Noticing this grave injustice, Moneylife Foundation wrote to Dr Patel, the then governor of RBI, requesting to direct banks to calculate the excess interest they have charged (through arbitrary and ad hoc
calculations of base rate or MCLR) and refund the money to borrowers, especially retail borrowers and SMEs. (See Excess Interest Charged by Banks under Base Rate and MCLR Regime
“The RBI should also direct banks to set up special helplines to handle complaints from borrowers, whom banks have overcharged over the years. We also request the Reserve Bank to immediately issue circular/master directions asking banks and financial institutions to allow existing borrowers to migrate to MCLR or any new system without any conversion fee or any other charges for the switchover,” the memorandum had said.
RBI refused to act on it. We then had to file a PIL in the Supreme Court.
The PIL filed by Moneylife Foundation sought justice for a huge section of Indian population including the middle class and lower middle class, who are badly affected by such discrimination. The primary respondent was the RBI. Others named were: ministry of consumer affairs, ministry of finance, Indian Banks’ Association (IBA), National Housing Bank (NHB), Banking Code and Standards Bank of India (BCSBI).
The petition prayed that,
Banking companies and non-banking finance companies (NBFCs) should calculate the amount of excess interest that has been charged to the existing borrowers under floating rate regime by denying the benefit of lower rates to pass through the benefit of a reduction in the interest rates to the existing consumers and borrowers of home loans, education loans and loans provided for consumer durables.
The amounts calculated above be transmitted to a central corpus under the aegis of the RBI and refund of such overcharged amount be directed to the borrowers by crediting the accounts through a centralised scheme to be framed by the RBI to pass through the benefit of a reduction in the interest rates to the consumer and borrowers of home loans, education loans and loans for durables.
Banking companies and NBFCs be directed that insofar as floating rate loans are concerned there can be no conversion charge extracted from customers who are entitled to avail the lower rate.
Banks and NBFCs, with effect from 1 April 2016, should apply to all customers who have availed floating rate loans, the rates computed based on the Master Directions (Interest Rates on Advances), 2016 irrespective of their acceptance;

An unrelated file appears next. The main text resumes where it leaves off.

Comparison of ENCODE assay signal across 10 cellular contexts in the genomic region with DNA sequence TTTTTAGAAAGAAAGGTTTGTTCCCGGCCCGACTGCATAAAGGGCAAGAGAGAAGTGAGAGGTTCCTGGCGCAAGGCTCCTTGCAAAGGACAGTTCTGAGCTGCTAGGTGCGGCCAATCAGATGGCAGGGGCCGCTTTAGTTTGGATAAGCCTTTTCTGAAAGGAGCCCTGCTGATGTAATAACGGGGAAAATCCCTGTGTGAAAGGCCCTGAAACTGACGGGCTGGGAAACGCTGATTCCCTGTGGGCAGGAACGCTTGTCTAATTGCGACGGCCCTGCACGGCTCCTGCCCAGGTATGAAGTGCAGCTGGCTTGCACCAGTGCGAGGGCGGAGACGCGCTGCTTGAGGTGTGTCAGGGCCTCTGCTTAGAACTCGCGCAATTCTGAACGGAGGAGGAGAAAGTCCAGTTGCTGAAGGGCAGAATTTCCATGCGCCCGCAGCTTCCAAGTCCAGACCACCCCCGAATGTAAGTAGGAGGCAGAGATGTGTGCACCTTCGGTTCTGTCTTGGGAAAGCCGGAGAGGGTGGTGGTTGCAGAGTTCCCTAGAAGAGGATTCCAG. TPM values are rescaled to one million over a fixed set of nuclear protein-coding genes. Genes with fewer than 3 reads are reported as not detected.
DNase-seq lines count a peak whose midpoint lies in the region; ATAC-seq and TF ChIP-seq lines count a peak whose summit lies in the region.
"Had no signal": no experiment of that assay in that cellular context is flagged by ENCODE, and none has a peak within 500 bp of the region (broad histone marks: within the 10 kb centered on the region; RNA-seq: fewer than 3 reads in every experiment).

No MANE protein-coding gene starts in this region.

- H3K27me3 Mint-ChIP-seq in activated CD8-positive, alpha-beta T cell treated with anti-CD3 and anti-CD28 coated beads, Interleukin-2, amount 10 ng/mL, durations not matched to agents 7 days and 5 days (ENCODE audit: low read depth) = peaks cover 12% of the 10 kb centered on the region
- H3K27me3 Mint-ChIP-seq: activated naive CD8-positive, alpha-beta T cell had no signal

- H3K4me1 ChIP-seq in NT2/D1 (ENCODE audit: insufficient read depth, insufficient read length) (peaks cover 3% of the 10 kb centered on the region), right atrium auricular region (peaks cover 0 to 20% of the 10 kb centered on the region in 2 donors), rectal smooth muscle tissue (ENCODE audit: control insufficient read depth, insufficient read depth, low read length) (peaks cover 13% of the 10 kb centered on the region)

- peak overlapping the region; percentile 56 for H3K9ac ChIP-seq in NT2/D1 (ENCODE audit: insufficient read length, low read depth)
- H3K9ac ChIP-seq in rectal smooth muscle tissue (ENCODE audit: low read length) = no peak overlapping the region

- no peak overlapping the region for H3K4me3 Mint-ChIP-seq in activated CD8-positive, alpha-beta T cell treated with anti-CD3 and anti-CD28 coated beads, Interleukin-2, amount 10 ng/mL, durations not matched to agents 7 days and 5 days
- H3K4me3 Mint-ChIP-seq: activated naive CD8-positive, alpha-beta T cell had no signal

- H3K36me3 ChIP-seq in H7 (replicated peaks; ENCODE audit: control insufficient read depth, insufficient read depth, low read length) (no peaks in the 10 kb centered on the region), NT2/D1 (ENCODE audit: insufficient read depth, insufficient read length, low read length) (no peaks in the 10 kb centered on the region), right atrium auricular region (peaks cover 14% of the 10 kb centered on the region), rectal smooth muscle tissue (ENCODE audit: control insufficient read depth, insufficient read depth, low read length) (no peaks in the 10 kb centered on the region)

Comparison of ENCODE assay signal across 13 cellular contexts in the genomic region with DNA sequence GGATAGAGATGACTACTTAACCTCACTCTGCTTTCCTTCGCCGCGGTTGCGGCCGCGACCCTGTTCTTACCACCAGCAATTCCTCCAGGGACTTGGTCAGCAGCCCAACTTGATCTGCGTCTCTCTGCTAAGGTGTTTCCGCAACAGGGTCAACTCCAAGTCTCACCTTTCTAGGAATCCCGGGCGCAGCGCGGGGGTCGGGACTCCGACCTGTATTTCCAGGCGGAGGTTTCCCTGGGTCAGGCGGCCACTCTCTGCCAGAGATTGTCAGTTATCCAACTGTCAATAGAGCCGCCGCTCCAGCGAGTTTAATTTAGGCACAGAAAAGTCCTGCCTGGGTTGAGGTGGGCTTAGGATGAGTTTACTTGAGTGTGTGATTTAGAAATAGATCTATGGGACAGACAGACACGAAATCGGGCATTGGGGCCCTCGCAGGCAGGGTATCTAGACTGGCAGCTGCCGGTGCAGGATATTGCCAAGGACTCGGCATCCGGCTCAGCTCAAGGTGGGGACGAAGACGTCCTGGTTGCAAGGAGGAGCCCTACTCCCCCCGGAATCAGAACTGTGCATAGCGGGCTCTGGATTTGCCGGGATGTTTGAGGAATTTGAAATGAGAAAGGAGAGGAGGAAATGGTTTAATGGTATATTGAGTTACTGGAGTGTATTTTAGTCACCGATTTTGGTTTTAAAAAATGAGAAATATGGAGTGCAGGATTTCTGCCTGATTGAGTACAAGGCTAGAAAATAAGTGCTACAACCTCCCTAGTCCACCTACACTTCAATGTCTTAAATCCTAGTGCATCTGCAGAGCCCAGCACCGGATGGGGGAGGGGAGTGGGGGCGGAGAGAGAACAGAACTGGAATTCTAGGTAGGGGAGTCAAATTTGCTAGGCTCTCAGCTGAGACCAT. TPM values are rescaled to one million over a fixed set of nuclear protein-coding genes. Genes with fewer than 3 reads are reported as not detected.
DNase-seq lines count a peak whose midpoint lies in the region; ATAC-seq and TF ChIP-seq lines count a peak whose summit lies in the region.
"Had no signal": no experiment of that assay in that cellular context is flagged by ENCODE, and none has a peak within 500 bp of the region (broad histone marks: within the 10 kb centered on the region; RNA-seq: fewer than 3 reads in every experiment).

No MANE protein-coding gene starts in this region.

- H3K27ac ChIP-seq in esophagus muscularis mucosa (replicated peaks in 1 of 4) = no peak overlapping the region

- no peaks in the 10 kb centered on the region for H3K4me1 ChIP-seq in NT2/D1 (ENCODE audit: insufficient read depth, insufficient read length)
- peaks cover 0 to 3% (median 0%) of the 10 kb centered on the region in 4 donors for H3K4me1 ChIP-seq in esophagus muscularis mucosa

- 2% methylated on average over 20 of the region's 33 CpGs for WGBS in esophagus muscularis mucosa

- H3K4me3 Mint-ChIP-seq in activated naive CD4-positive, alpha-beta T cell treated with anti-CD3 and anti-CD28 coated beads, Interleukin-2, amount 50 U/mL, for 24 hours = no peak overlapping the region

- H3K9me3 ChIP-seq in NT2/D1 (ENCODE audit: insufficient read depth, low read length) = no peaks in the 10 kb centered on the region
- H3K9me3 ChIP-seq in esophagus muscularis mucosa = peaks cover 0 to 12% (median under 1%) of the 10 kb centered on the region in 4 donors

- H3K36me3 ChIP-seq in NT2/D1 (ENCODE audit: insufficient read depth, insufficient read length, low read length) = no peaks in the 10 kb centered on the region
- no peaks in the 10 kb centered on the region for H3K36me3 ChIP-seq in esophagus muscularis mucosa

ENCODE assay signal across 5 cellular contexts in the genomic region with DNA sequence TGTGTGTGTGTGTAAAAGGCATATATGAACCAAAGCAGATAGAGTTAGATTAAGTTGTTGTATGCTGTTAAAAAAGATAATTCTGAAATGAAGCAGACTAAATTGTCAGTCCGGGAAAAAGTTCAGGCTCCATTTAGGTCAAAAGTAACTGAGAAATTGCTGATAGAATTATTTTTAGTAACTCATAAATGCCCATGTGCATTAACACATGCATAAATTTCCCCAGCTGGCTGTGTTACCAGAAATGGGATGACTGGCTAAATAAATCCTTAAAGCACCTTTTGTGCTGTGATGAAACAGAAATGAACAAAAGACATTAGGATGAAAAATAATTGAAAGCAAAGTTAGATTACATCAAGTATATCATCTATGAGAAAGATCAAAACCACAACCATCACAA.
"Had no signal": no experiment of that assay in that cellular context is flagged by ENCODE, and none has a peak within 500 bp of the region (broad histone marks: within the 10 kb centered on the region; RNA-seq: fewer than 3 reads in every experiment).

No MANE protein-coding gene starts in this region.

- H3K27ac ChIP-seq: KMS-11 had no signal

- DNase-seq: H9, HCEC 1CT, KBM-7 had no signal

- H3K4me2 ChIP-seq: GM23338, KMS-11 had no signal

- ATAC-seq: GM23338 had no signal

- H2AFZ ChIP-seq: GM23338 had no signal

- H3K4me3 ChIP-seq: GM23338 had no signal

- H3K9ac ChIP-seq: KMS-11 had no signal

The periodicity of reset under the MCLR system be conducted quarterly.
Borrowers be intimated of the change in repo rates and the corresponding reset within a day of such change by at least three modes of communications via multiple channels such as email, text messages and over telephone; and, banking companies and NBFCs should publish the methodology of setting the rate of interest and particulars of the spread on their website on a weekly basis.
The Supreme Court, on 8 October 2018 directed RBI to respond within six weeks to representations made by Moneylife Foundation on the unfair practice of banks regarding floating loans.
The bench of Chief Justice Ranjan Gogoi, Justice SK Kaul and Justice KM Joseph
, said, "Having heard the learned counsel for the petitioners and having considered the matter, we are of the view that, at this stage, the RBI should be directed to communicate its decision in the matter covered by the representation or letter of the petitioner dated 12 October 2017 to the petitioner within a period of six weeks from today. Thereafter the petitioners, if still aggrieved, will be at liberty to approach this Court once again."
We still have not received any positive response from RBI on our memorandums or the directions from the apex court.
Looking at these development, Moneylife Foundation will again have to approach the Supreme Court to seek justice for millions of retail loan borrowers and small enterprises. Meanwhile, RBI has, once again, showed that it is less interested in fairplay for consumers and more in protecting the interests of banks.